NDCA Be Legendary logo PNG           NDSU.Press_1

Apple in the Middle Wins National Recognition

Our first publication in the NDSU Press Contemporary Voices of Indigenous Peoples series, Apple in the Middle, by author Dawn Quigley, has won national recognition from the American Indian Library Association (AILA), an affiliate of the American Library Association (ALA).

The inaugural AILA award, which will be announced in even years, identifies and honors the best writing and illustrations by and about American Indians. This new award joins other long-standing awards–such as the John Newberry Medal and the Randolph Caldecott Medal–under the umbrella of the ALA.

Apple_Dawn Quigley

Dawn Quigley, author of award-winning Apple in the Middle (NDSU Press 2018) / Photo by Brook Wood, http://www.tadpolephoto.com

Dawn Quigley, with her debut novel, is in fine company with three other authors–all four recognized as the first-ever American Indian Youth Literature Young Adult Book Honor winners:

  • Surviving the City, written by Tasha Spillett (Nehiyaw-Trinidadian), illustrated by Natasha Donovan (Métis Nation of British Columbia) (Highwater Press);
  • Reawakening Our Ancestors’ Lines: Revitalizing Inuit Traditional Tattooing, gathered and compiled by Angela Hovak Johnston (Inuk), with photography by Cora De Vos (Inuk) (Inhabit);
  • An Indigenous Peoples’ History of the United States for Young People, written by Debbie Reese (Nambé Owingeh) and Jean Mendoza, adapted from the adult book by Roxanne Dunbar-Ortiz (Beacon Press);
  • and Apple in the Middle, written by Dawn Quigley (Ojibwe, Turtle Mountain Band) (North Dakota State University Press)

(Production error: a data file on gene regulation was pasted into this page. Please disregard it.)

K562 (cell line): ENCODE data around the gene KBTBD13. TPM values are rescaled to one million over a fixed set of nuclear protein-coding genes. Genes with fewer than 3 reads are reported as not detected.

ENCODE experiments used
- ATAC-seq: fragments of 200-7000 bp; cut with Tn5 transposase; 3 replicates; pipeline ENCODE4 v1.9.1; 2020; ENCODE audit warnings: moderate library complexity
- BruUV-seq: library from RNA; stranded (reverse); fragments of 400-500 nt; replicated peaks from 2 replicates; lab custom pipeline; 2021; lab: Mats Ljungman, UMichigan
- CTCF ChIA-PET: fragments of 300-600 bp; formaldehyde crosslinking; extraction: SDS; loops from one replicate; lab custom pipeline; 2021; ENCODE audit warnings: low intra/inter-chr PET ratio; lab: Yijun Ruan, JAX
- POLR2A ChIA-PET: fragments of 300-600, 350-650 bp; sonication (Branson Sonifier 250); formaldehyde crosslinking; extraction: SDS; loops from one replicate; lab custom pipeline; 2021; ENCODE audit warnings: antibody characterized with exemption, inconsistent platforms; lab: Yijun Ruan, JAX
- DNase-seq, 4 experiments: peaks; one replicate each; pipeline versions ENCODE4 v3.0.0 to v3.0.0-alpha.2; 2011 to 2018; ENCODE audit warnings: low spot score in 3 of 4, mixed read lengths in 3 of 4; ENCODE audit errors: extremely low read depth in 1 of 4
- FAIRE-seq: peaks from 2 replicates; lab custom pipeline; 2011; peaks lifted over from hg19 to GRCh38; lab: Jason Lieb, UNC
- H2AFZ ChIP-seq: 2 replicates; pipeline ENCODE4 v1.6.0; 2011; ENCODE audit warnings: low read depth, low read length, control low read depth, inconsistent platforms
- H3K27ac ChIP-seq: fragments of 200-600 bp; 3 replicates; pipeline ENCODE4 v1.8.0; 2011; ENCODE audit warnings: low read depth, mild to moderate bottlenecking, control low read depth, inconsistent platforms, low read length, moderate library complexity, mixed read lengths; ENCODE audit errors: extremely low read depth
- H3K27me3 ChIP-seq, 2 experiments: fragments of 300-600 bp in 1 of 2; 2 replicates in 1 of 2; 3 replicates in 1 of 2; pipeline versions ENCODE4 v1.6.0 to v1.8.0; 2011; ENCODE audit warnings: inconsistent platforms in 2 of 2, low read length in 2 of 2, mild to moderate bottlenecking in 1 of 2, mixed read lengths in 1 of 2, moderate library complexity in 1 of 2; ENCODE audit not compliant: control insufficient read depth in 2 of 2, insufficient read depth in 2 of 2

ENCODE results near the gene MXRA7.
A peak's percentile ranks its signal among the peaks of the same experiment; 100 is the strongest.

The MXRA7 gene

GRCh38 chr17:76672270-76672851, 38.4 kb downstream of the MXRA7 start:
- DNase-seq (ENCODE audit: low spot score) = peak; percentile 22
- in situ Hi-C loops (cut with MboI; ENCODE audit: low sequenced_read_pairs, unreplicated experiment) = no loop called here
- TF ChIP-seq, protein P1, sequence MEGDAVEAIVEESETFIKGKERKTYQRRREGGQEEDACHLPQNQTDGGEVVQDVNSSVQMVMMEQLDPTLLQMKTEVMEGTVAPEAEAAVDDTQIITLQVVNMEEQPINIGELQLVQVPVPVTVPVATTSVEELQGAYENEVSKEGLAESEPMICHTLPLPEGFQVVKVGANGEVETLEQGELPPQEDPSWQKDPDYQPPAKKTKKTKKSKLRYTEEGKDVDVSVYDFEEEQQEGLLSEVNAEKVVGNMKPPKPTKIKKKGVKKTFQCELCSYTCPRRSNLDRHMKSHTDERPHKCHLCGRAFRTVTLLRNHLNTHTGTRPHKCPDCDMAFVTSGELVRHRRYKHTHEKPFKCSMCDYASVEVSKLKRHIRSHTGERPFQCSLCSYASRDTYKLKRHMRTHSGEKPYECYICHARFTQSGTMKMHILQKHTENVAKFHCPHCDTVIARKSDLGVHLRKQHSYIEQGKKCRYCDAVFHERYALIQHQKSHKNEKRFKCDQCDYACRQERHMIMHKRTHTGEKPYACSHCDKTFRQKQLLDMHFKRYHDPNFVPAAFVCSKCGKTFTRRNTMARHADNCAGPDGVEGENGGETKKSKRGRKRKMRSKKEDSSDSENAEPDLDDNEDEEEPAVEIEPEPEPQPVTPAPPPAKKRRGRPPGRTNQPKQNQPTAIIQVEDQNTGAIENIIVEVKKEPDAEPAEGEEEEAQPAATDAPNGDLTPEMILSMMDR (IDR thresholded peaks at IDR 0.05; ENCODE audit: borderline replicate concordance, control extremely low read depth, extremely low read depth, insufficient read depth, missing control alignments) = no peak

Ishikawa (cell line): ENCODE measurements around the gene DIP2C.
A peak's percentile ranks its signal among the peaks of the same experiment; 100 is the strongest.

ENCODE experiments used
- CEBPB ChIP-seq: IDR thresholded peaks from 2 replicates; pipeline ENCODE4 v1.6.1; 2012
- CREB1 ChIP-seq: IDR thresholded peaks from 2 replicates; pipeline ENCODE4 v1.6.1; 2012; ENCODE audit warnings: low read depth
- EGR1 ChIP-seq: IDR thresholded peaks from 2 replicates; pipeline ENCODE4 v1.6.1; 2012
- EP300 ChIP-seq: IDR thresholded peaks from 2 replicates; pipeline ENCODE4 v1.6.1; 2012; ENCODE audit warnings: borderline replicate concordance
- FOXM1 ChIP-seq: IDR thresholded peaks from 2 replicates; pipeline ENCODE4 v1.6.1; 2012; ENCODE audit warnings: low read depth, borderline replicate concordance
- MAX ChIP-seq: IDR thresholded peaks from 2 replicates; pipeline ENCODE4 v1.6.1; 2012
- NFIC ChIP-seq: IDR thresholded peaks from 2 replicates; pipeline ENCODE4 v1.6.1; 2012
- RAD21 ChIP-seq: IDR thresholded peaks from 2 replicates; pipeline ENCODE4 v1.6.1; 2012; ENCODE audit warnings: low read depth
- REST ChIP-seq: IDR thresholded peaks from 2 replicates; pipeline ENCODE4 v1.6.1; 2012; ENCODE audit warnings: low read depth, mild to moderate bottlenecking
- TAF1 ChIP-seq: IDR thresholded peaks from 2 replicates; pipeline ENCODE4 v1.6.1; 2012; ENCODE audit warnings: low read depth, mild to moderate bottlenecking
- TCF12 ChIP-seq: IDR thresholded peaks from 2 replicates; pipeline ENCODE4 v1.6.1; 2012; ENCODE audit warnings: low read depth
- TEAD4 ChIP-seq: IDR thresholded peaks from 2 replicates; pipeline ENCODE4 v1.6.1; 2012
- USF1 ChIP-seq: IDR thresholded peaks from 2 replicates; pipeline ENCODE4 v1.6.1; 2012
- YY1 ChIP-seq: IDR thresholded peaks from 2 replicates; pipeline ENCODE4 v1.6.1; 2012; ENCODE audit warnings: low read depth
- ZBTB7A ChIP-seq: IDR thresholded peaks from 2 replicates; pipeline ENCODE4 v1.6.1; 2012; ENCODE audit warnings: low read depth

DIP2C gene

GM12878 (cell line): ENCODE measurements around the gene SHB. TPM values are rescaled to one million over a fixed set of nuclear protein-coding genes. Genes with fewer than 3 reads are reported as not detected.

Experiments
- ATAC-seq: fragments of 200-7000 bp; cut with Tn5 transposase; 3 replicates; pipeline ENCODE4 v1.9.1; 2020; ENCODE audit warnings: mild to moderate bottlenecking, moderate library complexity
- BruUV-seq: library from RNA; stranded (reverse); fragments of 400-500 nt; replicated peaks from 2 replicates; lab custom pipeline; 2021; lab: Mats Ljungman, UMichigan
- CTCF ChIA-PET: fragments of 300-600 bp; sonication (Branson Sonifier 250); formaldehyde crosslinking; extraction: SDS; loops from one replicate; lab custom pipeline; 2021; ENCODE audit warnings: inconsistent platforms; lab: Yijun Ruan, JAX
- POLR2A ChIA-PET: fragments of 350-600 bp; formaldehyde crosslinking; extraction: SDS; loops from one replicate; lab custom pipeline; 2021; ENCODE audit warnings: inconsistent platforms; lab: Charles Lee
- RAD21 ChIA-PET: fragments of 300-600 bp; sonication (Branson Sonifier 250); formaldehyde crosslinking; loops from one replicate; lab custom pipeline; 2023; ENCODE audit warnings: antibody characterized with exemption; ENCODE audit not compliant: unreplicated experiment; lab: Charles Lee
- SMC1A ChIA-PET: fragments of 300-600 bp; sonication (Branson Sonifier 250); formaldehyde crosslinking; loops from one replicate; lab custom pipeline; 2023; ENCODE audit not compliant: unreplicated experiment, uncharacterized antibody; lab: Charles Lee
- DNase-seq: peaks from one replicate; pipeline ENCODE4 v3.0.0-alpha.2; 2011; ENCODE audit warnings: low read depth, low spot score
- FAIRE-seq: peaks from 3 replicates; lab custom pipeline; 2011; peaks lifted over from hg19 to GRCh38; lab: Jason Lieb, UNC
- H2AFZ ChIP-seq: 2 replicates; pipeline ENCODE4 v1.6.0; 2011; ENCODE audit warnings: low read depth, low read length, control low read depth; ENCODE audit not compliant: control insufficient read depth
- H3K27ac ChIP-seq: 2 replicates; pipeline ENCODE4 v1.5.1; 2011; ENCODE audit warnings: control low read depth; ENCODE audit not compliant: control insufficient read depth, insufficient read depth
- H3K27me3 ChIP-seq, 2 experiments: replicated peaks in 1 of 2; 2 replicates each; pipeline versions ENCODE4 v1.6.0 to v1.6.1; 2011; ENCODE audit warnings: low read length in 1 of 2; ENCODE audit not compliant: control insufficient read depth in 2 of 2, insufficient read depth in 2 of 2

The first place winner of the American Indian Youth Literature Award in the Young Adult category is Hearts Unbroken, written by Cynthia Leitich Smith (Muscogee) (Candlewick Press).

Dawn Quigley writes, “So honored that NDSU Press and Suzzanne Kelley said ‘Yes’ to my book, Apple in the Middle!! Miigwech to everyone at the press who worked on this…And the amazing cover art by Jamie Hohnadel Trosen!”

Within minutes of the announcement, our NDSU Press office began receiving phone calls with congratulations and book orders. We are SO PLEASED for Dawn and for this incredible attention to the North Dakota State University Press.

9781946163073

Apple in the Middle, by Dawn Quigley / Cover illustration and design by Jamie Hohnadel Trosen / Interior design by Deb Tanner

Regional and national articles featuring an announcement about our newest NDSU Press award:

Publishers Weekly

Twin Cities Pioneer Press

Minneapolis Star Tribune

Now Accepting Submissions for the NDSU Press 2020 POPP Award

We’re looking for poetry! NDSU Press has opened its 2020 submissions portal for our Poetry of the Plains and Prairies (POPP) Award!

North Dakota State University Press seeks poetry submissions of any style for our annual POPP Award chapbook publication. While the author(s) may call any place home, their submissions must deftly capture the feeling of, as well as the reality of, living on the plains and prairies. Authors may submit any number of poems equaling thirty to thirty-five pages in length, with no more than one poem per page. (Single poems may extend more than one page.) The selected poetry collection will be published as a limited edition chapbook, hand-printed with antique letterpress equipment.

Our POPP Award submissions date ends March 17, 2020. Please follow our NDSU Press Submittable link for details.

NDSU Press publishing interns print the 2019 POPP Award chapbook, Harvest Widows, by Nick Bertelson (Missouri Valley, IA) at The Braddock News Letterpress Museum.